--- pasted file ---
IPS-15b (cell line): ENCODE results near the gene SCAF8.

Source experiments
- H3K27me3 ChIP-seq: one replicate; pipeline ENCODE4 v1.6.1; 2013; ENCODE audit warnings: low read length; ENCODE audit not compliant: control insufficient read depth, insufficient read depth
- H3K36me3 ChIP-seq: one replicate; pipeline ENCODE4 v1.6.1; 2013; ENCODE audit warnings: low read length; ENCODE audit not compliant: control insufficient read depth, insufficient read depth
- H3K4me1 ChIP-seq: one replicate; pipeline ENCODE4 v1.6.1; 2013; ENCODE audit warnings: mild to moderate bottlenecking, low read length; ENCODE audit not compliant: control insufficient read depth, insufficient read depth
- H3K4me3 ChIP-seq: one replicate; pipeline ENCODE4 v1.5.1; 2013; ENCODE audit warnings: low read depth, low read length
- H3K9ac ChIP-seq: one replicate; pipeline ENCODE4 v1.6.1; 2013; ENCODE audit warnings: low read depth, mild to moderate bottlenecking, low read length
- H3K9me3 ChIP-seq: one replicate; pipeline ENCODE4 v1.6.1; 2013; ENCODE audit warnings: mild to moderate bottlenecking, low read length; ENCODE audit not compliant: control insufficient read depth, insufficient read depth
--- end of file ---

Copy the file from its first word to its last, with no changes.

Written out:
IPS-15b (cell line): ENCODE results near the gene SCAF8.

Source experiments
- H3K27me3 ChIP-seq: one replicate; pipeline ENCODE4 v1.6.1; 2013; ENCODE audit warnings: low read length; ENCODE audit not compliant: control insufficient read depth, insufficient read depth
- H3K36me3 ChIP-seq: one replicate; pipeline ENCODE4 v1.6.1; 2013; ENCODE audit warnings: low read length; ENCODE audit not compliant: control insufficient read depth, insufficient read depth
- H3K4me1 ChIP-seq: one replicate; pipeline ENCODE4 v1.6.1; 2013; ENCODE audit warnings: mild to moderate bottlenecking, low read length; ENCODE audit not compliant: control insufficient read depth, insufficient read depth
- H3K4me3 ChIP-seq: one replicate; pipeline ENCODE4 v1.5.1; 2013; ENCODE audit warnings: low read depth, low read length
- H3K9ac ChIP-seq: one replicate; pipeline ENCODE4 v1.6.1; 2013; ENCODE audit warnings: low read depth, mild to moderate bottlenecking, low read length
- H3K9me3 ChIP-seq: one replicate; pipeline ENCODE4 v1.6.1; 2013; ENCODE audit warnings: mild to moderate bottlenecking, low read length; ENCODE audit not compliant: control insufficient read depth, insufficient read depth